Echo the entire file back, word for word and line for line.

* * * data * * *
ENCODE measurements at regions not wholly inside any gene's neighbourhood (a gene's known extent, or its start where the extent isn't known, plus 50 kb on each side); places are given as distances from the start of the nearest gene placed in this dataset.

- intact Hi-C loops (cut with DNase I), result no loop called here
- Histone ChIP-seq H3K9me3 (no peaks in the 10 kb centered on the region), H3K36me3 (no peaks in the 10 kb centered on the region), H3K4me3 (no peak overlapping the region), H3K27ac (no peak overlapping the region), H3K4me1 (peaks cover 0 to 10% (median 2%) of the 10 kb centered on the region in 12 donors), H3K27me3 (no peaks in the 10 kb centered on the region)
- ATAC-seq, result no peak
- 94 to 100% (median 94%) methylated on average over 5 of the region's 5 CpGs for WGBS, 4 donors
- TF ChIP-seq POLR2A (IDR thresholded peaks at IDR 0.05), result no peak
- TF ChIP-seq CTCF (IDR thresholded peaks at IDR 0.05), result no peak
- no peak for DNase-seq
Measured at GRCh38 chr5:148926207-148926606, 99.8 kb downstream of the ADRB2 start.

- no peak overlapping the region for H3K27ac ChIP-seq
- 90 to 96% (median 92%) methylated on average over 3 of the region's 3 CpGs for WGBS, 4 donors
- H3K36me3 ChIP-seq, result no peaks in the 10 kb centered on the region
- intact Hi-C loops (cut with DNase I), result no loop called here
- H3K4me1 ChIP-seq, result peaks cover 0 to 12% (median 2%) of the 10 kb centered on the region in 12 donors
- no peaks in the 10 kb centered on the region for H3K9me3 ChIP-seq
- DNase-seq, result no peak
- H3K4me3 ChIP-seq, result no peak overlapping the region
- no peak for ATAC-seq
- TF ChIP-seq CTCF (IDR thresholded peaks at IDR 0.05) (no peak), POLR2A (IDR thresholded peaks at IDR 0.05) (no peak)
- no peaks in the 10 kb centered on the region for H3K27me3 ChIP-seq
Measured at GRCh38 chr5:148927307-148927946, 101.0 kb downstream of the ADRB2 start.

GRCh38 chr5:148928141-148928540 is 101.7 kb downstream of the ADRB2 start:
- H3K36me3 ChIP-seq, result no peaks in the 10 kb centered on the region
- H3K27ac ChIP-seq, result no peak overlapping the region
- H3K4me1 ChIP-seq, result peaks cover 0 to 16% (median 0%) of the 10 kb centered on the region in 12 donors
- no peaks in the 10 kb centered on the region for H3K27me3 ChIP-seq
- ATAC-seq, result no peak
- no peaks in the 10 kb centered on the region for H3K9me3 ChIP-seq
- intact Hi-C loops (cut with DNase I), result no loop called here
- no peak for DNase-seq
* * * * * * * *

ENCODE measurements at regions not wholly inside any gene's neighbourhood (a gene's known extent, or its start where the extent isn't known, plus 50 kb on each side); places are given as distances from the start of the nearest gene placed in this dataset.

- intact Hi-C loops (cut with DNase I), result no loop called here
- Histone ChIP-seq H3K9me3 (no peaks in the 10 kb centered on the region), H3K36me3 (no peaks in the 10 kb centered on the region), H3K4me3 (no peak overlapping the region), H3K27ac (no peak overlapping the region), H3K4me1 (peaks cover 0 to 10% (median 2%) of the 10 kb centered on the region in 12 donors), H3K27me3 (no peaks in the 10 kb centered on the region)
- ATAC-seq, result no peak
- 94 to 100% (median 94%) methylated on average over 5 of the region's 5 CpGs for WGBS, 4 donors
- TF ChIP-seq POLR2A (IDR thresholded peaks at IDR 0.05), result no peak
- TF ChIP-seq CTCF (IDR thresholded peaks at IDR 0.05), result no peak
- no peak for DNase-seq
Measured at GRCh38 chr5:148926207-148926606, 99.8 kb downstream of the ADRB2 start.

- no peak overlapping the region for H3K27ac ChIP-seq
- 90 to 96% (median 92%) methylated on average over 3 of the region's 3 CpGs for WGBS, 4 donors
- H3K36me3 ChIP-seq, result no peaks in the 10 kb centered on the region
- intact Hi-C loops (cut with DNase I), result no loop called here
- H3K4me1 ChIP-seq, result peaks cover 0 to 12% (median 2%) of the 10 kb centered on the region in 12 donors
- no peaks in the 10 kb centered on the region for H3K9me3 ChIP-seq
- DNase-seq, result no peak
- H3K4me3 ChIP-seq, result no peak overlapping the region
- no peak for ATAC-seq
- TF ChIP-seq CTCF (IDR thresholded peaks at IDR 0.05) (no peak), POLR2A (IDR thresholded peaks at IDR 0.05) (no peak)
- no peaks in the 10 kb centered on the region for H3K27me3 ChIP-seq
Measured at GRCh38 chr5:148927307-148927946, 101.0 kb downstream of the ADRB2 start.

GRCh38 chr5:148928141-148928540 is 101.7 kb downstream of the ADRB2 start:
- H3K36me3 ChIP-seq, result no peaks in the 10 kb centered on the region
- H3K27ac ChIP-seq, result no peak overlapping the region
- H3K4me1 ChIP-seq, result peaks cover 0 to 16% (median 0%) of the 10 kb centered on the region in 12 donors
- no peaks in the 10 kb centered on the region for H3K27me3 ChIP-seq
- ATAC-seq, result no peak
- no peaks in the 10 kb centered on the region for H3K9me3 ChIP-seq
- intact Hi-C loops (cut with DNase I), result no loop called here
- no peak for DNase-seq